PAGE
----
Given the art and the artist’s position regarding time, the exhibition causes an itch around the question of posterity, particularly where Jonas’s performances are made available as videos. Video documentation is useful as proof and as reference, of course, but far less so as an experience — as a work of art unto itself. The purists among us (and I confess that I teeter into this category) would stump for some breathing room between the performance and the installation. In other words: Let what is live be live; honor the ephemeral by consenting to its power as a fleeting presence, and allow the video installation to tease out its own sensations in its audience at its own scale and speed: of time looped, rather than lost; of rattling, full-body confrontations with images of icy landscapes; of shifting qualities of light; of Jonas’s performance gestures.
The same might be said for the objects displayed on the first floor. In theater, props just take up space until they’re taken up by the performer, in whose hands they find their best, most potent use. Displaying Jonas’s lovely curiosities here in the “real world” is certainly an educative move — we can see close up what might otherwise remain a bit inscrutable onscreen — but it does divest them of their magic.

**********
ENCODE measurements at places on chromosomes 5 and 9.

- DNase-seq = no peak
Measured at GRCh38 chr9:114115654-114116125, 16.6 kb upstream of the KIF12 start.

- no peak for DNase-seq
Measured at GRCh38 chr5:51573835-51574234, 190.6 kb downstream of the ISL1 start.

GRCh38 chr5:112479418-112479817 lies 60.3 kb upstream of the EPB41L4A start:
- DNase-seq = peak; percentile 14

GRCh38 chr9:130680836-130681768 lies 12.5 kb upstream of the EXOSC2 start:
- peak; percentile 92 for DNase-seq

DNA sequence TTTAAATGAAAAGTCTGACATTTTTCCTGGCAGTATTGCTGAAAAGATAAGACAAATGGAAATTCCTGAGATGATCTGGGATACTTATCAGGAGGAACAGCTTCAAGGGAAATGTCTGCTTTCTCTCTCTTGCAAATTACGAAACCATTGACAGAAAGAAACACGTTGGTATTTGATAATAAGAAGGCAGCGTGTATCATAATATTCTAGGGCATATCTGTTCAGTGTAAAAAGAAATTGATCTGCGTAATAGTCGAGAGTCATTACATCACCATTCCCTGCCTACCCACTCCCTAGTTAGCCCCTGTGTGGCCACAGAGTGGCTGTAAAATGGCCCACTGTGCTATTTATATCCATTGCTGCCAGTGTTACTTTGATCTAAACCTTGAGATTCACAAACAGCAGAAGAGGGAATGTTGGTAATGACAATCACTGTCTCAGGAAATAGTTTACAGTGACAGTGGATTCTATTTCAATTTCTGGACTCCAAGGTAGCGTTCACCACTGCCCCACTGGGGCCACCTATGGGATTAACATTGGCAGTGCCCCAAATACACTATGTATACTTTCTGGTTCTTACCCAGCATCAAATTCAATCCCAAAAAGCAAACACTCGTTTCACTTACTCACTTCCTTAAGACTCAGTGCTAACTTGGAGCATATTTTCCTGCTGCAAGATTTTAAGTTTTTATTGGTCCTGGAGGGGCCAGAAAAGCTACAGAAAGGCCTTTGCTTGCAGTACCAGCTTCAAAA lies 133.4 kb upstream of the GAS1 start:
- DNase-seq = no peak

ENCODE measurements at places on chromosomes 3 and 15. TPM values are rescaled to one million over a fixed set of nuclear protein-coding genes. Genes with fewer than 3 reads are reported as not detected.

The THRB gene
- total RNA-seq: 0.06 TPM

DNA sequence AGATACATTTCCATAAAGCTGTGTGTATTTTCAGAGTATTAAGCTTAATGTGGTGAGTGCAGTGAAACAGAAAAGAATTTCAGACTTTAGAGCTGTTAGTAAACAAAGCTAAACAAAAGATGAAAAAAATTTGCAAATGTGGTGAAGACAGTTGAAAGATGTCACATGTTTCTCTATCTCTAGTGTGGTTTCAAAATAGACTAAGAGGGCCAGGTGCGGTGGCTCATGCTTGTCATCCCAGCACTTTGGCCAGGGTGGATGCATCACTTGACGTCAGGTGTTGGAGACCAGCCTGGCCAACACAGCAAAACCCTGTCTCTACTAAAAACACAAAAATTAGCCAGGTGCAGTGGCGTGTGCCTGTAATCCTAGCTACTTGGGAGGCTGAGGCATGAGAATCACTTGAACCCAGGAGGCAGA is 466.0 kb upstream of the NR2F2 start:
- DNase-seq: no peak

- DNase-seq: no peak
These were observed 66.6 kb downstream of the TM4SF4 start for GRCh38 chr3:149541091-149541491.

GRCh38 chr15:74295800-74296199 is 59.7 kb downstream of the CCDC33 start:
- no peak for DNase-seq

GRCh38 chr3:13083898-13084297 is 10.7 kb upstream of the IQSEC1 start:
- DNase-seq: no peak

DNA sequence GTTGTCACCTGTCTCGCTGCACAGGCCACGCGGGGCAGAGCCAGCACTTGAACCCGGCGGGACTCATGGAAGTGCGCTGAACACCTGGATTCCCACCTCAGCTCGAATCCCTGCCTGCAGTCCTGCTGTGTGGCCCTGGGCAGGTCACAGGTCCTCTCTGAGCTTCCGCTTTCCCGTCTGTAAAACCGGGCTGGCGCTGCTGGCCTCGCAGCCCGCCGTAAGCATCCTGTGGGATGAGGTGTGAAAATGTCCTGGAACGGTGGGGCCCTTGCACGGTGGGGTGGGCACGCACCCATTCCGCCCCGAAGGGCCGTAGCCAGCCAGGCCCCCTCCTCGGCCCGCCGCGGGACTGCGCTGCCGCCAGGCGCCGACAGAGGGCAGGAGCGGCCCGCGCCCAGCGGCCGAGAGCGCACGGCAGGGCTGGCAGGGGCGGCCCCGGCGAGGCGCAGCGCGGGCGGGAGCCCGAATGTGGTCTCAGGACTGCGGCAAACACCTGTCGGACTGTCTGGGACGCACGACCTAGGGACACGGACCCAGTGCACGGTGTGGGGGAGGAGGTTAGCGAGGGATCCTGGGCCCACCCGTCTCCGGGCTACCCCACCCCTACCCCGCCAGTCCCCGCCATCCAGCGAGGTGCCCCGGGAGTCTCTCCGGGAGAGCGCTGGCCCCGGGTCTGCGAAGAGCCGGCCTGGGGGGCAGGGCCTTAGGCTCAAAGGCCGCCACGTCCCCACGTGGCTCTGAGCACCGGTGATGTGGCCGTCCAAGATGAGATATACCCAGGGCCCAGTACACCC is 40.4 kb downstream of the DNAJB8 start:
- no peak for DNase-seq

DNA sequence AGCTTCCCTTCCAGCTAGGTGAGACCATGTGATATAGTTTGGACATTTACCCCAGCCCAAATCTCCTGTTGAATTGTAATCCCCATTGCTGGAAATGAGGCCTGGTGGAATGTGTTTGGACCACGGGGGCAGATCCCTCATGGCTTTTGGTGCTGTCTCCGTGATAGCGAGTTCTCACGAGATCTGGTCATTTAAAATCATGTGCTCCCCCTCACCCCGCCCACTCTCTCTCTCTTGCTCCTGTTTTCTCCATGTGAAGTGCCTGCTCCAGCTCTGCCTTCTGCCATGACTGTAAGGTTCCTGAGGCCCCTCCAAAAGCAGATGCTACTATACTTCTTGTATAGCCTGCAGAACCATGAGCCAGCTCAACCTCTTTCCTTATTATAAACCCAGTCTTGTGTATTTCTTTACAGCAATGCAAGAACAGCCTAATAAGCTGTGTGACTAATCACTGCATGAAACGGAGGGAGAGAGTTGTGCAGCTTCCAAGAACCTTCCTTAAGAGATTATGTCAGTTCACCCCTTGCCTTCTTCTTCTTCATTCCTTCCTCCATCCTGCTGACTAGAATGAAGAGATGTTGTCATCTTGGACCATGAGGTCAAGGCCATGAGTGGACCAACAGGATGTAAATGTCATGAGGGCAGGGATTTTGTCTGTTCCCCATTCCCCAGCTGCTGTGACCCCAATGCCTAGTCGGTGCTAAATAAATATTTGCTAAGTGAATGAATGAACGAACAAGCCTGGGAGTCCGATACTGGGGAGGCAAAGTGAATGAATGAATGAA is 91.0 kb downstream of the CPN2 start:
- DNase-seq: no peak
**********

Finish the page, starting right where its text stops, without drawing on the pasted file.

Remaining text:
On the fourth floor of the gallery is stream or river, flight or pattern (2016/2017), a contemplative, lightly melancholy installation of three projected videos entwining footage shot during the artist’s travels to Vietnam, Italy, and Cambodia, at her home in Nova Scotia, and in other places, too. Hung along the gallery walls are drawings of birds done in china marker; from the ceiling hang paper kites made by hand, which look like birds, or planes, abstracted. Across the videos, Jonas continues to play with her images’ depths of field, at times quite literally: Performers are filmed in front of projections of images from nature both moving and still, so that they in effect become moving screens; at other times, they block the light like shadow puppets, silhouettes interacting with vibrant landscapes. A regal bird in a cage, dancing, preening, then coming toward the camera for a closer look; caressing close-ups of ancient mosaics; celebratory paper animals burned; Jonas painting in a cemetery: All this and more joins the whirl, as nature unnatural. A favorite moment: Jonas, wearing sunglasses and a funny mesh helmet, with both arms and one leg stuck straight out behind her, posed as though a bird in midair. It’s a gesture that stretches beyond broad imitation. It’s desire, perhaps, a funny dance, yes — but it’s also a portrait of an artist in full flight, at the height of her powers.